Moral Machines: Teaching Robots Right from Wrong

Moral Machines: Teaching Robots Right from Wrong
Wendell Wallach and Colin Allen
Oxford University Press, 2008, 288 pages
ISBN: 978-0195374049

You’ve heard the story before: in the not-too-distant future, robots will rule our lives. Automated entities will inhabit our homes, help out in our schools and workplaces, take over most unskilled trades, and even perform delicate heart replacements. Eventually, these robots will gain sentience, turn against their creators, and exterminate the human race.

Yet even this fictional horror may be less chilling than the vision of the not-so-distant reality depicted by Wallach and Allen in Moral Machines. In this book, on a day in 2012, cascading blackouts hit the East Coast. Detecting the blackouts as a possible terrorist action, national screening software sets itself to the highest security level, triggering airport lockdowns and forcing plane landings. In the confusion, two planes collide, killing the planes’ crew and passengers. Lives are lost, but not one “evil” sentient robot is involved. In fact, the machines do not even know what they are doing.

In following a perfectly logical set of rules, these computers bring complete disaster to a nation. Yet what if we could create artificial moral agents (AMAs), robots capable of making ethical decisions? This question then raises two others. First, do we need AMAs? Second, if we do, how can we go about creating them?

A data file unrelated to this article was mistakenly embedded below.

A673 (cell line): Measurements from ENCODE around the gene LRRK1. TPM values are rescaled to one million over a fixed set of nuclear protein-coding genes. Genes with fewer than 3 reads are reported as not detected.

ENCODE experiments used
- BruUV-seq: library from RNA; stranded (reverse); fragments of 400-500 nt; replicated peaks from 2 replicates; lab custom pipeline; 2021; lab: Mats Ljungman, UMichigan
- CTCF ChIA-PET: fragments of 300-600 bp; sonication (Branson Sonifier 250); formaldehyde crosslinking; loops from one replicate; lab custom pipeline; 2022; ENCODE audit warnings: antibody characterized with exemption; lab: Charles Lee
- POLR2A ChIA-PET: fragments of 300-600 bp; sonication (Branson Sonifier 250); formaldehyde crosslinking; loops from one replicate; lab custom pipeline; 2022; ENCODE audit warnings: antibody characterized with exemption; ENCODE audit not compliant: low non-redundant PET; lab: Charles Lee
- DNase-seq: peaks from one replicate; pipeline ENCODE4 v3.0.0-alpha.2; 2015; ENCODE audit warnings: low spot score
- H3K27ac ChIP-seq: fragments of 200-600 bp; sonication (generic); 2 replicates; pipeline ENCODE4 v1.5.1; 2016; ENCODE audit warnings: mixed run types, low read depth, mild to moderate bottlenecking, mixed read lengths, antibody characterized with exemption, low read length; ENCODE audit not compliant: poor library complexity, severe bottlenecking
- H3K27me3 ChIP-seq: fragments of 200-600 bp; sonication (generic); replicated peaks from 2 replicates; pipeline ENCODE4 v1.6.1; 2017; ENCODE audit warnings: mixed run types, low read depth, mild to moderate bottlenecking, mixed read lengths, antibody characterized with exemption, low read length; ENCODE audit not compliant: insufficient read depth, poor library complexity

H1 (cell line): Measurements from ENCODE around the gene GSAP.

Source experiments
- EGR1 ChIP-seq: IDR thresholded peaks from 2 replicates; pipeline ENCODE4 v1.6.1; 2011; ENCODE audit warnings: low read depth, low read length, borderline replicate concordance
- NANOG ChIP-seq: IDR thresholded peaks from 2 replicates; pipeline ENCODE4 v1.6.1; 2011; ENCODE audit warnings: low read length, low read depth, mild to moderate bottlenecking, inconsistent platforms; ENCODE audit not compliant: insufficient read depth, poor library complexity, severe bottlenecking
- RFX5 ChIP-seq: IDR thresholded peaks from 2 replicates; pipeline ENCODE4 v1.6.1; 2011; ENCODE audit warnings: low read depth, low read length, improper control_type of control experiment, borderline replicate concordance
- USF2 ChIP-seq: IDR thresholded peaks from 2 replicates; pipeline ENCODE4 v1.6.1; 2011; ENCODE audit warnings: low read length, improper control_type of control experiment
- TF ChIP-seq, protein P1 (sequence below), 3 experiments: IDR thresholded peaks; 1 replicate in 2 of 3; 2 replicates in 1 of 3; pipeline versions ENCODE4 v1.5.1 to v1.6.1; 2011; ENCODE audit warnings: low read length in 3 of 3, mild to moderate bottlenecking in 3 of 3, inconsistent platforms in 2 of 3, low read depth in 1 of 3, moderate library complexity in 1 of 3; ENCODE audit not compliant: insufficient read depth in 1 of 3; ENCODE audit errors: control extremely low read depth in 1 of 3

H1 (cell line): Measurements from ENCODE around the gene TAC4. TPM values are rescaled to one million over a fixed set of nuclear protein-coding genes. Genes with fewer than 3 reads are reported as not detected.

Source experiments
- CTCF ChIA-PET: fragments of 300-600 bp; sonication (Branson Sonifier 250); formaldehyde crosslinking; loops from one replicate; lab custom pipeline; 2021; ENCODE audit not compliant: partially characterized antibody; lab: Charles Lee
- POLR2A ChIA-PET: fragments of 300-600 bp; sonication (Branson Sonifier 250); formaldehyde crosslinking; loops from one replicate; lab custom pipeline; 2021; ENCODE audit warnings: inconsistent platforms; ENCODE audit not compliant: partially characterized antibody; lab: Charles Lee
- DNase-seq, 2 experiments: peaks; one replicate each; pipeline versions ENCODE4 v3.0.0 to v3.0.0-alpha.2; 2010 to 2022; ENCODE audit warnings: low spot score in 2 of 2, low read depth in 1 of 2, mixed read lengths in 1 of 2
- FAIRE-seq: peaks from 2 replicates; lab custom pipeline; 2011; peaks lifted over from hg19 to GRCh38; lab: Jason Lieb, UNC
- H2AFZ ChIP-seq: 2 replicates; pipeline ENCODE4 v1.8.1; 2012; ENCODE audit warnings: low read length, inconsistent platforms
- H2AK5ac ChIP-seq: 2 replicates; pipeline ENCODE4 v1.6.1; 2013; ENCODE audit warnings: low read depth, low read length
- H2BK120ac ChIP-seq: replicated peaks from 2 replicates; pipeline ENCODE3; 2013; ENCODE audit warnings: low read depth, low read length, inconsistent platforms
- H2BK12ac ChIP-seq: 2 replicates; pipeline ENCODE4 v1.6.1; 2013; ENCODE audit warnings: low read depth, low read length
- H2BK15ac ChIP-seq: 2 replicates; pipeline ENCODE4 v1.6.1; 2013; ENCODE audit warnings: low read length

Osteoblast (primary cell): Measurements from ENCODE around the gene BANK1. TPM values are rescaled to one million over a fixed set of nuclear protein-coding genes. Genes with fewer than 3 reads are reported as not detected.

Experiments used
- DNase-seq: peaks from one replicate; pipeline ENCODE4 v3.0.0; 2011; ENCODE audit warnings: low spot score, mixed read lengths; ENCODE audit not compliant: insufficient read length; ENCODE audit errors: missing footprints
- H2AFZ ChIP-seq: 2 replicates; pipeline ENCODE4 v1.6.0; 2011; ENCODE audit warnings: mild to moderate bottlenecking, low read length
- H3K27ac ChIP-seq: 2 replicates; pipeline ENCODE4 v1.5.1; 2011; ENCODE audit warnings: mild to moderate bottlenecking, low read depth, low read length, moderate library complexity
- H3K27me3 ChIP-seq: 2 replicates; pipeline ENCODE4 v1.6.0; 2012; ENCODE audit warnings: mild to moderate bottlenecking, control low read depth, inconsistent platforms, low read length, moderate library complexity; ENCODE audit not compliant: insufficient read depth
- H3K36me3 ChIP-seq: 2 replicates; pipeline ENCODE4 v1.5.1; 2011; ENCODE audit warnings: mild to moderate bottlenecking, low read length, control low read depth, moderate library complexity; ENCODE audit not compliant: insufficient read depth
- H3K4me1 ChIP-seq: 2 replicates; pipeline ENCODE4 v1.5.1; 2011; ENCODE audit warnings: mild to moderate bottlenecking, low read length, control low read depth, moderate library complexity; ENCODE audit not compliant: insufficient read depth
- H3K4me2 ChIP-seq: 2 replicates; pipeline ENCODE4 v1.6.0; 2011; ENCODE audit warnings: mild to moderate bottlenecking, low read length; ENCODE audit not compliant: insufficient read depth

In Moral Machines, the authors discuss the inevitability of AMAs, what it means for a robot to be moral, the best approaches to creating an AMA, and the legal and ethical implications of such creations. Each chapter is an intriguing, well-researched case study of a robot or conceptualized AMA. Though the book is heavily skewed to an engineer’s perspective, the discussion occasionally strays into philosophical territory. It is here when the authors handle the segues a bit too methodically. As a result, the reader walks away with few important conclusions about the philosophical nature of morality or self-awareness.

Still, Moral Machines makes an important statement about the necessity of integrating top-down and bottom-up approaches in the implementation of an AMA. In addition, this book also raises a host of provocative questions that go beyond the ones put forth earlier. For instance, are we comfortable allowing robots to make any decisions of significance in our lives? At what point do robots become “human?” Is it when they understand the consequences of their actions – or perhaps gain self-awareness – or still perhaps feel pain?

And ultimately: can we as a species deal with the effects of decisions that are not our own?